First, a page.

haven't got my head arount but will keep trying.

  6. Yea, I know what you mean about Symbaloo. It's basically a desktop, but that isn't good enough for me. Stich.It (without the 't' ;-)) is basically stringing a few pages together. Give it some urls and it bounds them so that you only have just the one url. From there, you move from page to page. Not very flexible at the moment - they're still improving on it - but good for some purposes.

  7. I was very happy using Google bookmarks and Delicious in Firefox but now that I´m using Google Chrome I wish GOOGLE could just find an elegant and simple way of integrating GOOGLE bookmarks into GOOGLE Chrome so they sync automatically on different computers. How difficult can that be??? Also miss the handy Delicious search function that Firefox had. Maybe I should just go back to Firefox if I hear myself like this...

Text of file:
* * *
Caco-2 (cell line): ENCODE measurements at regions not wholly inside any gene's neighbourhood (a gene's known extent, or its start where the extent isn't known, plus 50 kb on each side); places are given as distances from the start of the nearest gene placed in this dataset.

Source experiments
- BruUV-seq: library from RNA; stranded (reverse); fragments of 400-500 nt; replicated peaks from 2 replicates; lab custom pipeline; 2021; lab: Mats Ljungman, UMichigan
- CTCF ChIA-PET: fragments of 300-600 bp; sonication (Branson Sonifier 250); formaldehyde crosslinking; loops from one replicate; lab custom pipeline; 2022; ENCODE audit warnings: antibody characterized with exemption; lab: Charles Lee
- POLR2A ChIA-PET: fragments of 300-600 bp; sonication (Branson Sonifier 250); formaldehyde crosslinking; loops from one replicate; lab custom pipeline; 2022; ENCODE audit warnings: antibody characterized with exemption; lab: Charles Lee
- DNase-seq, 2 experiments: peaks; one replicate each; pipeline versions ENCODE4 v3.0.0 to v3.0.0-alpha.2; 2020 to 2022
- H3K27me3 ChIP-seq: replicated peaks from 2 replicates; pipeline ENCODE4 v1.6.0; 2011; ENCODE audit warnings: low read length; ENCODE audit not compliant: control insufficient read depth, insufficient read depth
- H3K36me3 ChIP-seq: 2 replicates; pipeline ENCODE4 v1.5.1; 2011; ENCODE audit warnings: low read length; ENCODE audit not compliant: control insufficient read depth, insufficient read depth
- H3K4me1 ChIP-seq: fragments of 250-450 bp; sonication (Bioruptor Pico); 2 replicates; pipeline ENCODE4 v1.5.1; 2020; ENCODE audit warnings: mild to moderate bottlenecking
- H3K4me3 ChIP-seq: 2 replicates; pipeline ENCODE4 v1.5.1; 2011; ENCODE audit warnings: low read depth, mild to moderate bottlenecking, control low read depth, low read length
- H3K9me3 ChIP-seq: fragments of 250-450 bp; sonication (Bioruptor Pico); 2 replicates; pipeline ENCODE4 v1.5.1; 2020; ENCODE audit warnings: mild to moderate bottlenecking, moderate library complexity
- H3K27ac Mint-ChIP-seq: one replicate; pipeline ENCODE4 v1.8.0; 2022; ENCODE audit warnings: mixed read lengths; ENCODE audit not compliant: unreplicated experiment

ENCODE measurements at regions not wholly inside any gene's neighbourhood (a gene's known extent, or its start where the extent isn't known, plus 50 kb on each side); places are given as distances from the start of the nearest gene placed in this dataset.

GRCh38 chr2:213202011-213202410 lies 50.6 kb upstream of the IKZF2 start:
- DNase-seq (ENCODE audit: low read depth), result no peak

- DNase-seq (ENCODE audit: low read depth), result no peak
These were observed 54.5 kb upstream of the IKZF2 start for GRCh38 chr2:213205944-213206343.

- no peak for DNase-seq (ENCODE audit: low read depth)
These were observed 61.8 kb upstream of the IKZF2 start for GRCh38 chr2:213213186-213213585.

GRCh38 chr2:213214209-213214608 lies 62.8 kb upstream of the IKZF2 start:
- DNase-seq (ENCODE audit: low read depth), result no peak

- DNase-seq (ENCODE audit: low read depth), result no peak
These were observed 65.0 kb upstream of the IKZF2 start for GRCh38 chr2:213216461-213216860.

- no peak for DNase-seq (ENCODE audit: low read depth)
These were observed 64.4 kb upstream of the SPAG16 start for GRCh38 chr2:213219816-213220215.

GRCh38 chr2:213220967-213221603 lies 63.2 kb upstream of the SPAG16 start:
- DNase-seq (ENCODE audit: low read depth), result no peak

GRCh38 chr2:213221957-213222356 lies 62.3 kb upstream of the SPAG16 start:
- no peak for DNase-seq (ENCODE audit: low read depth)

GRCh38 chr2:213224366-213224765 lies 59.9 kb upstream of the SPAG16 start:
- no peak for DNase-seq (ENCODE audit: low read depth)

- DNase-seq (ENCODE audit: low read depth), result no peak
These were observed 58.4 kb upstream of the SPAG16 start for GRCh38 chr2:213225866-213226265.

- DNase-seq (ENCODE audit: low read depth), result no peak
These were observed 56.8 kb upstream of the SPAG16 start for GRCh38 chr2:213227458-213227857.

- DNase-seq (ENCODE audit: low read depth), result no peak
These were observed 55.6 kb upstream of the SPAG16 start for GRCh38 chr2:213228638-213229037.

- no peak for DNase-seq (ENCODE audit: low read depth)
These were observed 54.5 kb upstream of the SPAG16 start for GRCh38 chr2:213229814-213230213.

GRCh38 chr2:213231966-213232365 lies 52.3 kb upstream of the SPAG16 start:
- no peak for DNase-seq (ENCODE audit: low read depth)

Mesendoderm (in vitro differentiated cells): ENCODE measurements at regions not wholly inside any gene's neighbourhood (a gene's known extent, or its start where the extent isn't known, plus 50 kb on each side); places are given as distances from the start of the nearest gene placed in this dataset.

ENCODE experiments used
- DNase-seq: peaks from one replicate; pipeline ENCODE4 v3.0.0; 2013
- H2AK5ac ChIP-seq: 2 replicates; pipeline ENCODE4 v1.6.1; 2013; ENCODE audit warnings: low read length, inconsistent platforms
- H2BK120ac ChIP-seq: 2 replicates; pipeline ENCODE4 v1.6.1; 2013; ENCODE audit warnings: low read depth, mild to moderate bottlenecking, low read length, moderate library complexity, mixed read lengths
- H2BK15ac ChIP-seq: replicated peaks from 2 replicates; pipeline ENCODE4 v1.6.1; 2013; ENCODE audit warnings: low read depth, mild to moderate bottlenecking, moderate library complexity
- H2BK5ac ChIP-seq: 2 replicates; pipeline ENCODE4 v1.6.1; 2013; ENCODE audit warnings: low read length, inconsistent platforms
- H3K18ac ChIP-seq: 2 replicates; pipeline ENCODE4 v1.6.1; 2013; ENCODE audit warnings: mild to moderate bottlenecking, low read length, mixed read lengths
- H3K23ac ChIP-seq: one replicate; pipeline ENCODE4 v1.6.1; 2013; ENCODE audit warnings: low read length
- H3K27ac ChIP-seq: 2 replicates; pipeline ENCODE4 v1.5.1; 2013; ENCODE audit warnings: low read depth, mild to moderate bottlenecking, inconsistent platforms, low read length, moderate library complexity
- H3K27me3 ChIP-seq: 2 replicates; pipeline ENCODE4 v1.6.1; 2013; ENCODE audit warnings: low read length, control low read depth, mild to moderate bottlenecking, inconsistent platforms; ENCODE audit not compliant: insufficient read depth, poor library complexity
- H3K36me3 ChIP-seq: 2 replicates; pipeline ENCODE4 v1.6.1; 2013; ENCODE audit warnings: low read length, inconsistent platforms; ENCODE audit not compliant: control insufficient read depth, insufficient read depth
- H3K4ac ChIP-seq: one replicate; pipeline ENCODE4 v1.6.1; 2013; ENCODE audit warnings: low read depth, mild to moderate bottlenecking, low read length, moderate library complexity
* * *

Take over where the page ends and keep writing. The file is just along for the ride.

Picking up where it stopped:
8. Thanks for your comment, Guido. I don't use Google bookmarks, so I can't tell you, but I'm sure there must be a way to link them to Chrome. I haven't looked into them but, using Chrome across computers, I see no need for Google bookmarks, or am I being naïve?

  9. will look into saving bookmarks in Chrome again but does it sync them across computers in your experience? If so, that´s the end of my troubles :-)

  10. Yes, Guido. If you have a Google Account, it can sync your Chrome.